It’s not exactly what Carey is describing, but close. For me “background associations” were not the physical rooms in which I studied, but the places I saw in my mind while reading the novel.

This is cool stuff. Read Carey’s piece, here.

And the next time you have to read and learn material, try switching locations. If nothing else, it will acquaint you with new coffee shops.

Give Mom a check, and she’ll spend it on rent.

This post by Paula Span on The New Old Age blog in The New York Times is intriguing. It makes sense, but who knew Social Security had this effect so quickly?

(I’ve excerpted, then edited it down. See the whole piece here.)

In the late 1800’s and early 1900’s, almost 70 percent of elderly widows lived with an adult child; by 1990, that proportion had plummeted to 20 percent, according to the Census Bureau.

Economists Robert F. Schoeni of the University of Michigan and Kathleen McGarry, now at Dartmouth College, investigated this phenomenon, using more than a century of Census data showing where elderly widows resided…they pinpointed the year the big change began: 1940. After that, the graph depicting the percentage of widows living with children resembles a ski slope: down, down and down some more, until by 1990 more than 60 percent of widows lived ALONE.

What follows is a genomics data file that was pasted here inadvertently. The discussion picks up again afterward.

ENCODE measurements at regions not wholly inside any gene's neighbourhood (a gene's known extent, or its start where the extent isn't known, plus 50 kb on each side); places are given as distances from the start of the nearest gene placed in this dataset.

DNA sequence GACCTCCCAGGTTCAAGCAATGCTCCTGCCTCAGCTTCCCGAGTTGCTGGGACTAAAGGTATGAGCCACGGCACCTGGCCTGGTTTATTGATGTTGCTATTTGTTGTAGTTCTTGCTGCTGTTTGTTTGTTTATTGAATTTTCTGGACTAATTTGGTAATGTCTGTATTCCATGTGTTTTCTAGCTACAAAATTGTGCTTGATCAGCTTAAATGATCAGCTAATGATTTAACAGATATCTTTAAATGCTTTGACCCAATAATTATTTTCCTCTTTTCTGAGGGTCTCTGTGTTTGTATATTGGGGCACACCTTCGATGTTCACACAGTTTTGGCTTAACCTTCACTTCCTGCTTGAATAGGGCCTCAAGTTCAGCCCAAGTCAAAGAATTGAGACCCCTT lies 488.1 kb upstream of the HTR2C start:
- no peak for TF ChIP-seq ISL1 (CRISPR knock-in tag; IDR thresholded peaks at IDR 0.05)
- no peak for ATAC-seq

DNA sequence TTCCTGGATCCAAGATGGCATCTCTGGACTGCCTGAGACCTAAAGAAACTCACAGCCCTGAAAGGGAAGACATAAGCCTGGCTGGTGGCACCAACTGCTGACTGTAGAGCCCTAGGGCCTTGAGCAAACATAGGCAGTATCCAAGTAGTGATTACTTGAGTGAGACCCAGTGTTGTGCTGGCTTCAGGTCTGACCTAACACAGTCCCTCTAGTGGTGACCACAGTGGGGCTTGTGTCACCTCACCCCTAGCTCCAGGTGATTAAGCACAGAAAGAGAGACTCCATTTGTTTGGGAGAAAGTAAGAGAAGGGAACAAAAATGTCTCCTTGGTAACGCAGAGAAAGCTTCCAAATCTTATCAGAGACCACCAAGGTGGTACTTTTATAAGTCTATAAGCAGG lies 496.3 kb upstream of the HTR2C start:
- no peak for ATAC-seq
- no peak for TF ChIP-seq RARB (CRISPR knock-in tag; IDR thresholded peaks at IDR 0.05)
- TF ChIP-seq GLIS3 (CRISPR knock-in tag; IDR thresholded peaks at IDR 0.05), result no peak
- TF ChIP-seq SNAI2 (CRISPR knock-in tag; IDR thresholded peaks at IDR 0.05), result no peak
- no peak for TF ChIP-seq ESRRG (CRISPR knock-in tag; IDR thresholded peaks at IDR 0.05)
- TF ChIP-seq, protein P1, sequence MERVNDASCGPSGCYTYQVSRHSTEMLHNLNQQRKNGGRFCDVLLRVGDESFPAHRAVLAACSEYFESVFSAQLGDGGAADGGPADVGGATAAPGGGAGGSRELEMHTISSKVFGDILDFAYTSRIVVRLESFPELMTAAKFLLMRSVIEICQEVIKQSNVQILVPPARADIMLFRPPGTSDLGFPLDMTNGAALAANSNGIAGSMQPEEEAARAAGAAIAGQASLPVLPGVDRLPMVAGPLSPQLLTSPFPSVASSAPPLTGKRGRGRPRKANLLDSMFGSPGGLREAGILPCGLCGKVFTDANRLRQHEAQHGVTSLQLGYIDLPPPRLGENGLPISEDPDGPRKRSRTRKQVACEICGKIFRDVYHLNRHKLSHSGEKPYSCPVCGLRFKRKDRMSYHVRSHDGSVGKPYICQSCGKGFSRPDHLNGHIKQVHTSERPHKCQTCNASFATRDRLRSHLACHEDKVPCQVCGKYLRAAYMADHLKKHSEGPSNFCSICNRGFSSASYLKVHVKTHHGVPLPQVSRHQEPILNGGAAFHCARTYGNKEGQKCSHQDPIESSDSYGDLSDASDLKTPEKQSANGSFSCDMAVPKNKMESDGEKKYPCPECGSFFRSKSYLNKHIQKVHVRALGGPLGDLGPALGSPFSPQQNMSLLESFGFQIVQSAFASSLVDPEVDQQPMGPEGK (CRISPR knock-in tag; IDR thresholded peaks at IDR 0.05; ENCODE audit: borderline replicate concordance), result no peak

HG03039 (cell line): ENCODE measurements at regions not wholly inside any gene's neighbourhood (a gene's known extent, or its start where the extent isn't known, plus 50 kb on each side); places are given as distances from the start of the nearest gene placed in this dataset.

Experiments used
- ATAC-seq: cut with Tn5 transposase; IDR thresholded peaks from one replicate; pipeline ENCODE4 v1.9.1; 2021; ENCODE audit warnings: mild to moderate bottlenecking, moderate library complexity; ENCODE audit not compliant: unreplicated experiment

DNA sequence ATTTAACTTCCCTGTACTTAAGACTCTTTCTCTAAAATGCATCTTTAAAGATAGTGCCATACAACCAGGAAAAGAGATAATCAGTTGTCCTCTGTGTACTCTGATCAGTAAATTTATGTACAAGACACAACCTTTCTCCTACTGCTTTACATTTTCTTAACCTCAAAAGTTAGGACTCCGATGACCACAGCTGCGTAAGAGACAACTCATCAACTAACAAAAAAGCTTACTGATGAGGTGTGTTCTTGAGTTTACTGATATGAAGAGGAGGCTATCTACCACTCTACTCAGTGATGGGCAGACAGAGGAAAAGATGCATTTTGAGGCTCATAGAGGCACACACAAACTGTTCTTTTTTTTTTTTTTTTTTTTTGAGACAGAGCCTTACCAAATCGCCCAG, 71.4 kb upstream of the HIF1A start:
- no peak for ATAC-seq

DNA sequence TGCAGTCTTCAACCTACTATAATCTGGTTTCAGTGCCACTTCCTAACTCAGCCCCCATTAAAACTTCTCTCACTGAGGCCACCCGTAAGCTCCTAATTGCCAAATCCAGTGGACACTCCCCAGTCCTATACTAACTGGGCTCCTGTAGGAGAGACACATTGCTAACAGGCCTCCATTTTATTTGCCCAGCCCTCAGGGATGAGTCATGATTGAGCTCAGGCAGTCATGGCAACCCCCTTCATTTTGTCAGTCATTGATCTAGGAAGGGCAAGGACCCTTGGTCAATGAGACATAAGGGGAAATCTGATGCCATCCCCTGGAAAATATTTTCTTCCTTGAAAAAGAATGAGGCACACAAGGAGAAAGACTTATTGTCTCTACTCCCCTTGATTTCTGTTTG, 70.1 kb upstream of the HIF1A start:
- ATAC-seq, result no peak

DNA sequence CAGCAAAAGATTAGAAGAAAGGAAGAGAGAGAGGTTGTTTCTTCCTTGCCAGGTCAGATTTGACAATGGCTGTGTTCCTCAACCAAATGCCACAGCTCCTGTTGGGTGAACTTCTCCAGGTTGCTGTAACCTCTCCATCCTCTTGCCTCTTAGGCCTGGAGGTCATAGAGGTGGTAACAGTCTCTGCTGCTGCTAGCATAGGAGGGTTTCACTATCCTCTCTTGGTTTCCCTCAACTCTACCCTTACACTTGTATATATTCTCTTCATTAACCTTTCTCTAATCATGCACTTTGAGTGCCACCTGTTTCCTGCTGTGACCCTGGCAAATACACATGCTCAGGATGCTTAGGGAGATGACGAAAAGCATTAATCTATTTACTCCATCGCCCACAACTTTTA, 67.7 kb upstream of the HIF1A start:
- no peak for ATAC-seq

So what happened in 1940? The economists, testing various hypotheses, found a far simpler explanation.

In 1935, President Franklin D. Roosevelt signed the Social Security Act. In 1940, the monthly checks began to flow. And even those tiny checks — Ida May Fuller of Ludlow, Vt., got the first one, for $22.54 — were enough to allow widows, who had historically high poverty rates, to remain in their homes. As Social Security benefits rose and reached a larger proportion of the elderly, the trend toward remaining at home accelerated.

The single greatest factor driving this immense cultural shift, in other words, was economic. Once elders no longer had to move in with their children to survive, most opted not to.

“When they have more income and they have a choice of how to live, they choose to live alone,” Ms. McGarry said. “They buy their independence.”

All the news that fits. And solves.

I’ve only read some of the stories and ads in three sections in Sunday’s New York Times (Book Review, Business and Week in Review) and here’s what I’ve already learned:

Most new fiction is deeply flawed. A five-line letter from Ronald Reagan to his old actress friend Kitty Carlisle Hart is worth $6,100. Whales and dolphins are as smart as we are, and probably nicer. Congo is still the rape capital on earth. Congress still has absolutely no balls when it comes to regulating Wall Street. Our cellphones are built with materials that are obtained at human cost. Author Danielle Steele and legal pot growers in Colorado work harder than the rest of us. Camile Paglia says “female Viagra” pharmaceuticals will not cure the sexual malaise blanketing America.

It seems so clear:

Send sexually disappointed whiners to witness real problems in Congo.  Sell collections of witless Presidential missives as e-books in order to fund the increased cost of cruelty-free cellphone manufacturing. Deploy the hyper-prolific Ms. Steele to the pot-growing operations for one week. Swear in Ms. Paglia, stand her up in front of Congress, and let her spell it out for them: No balls, no glory.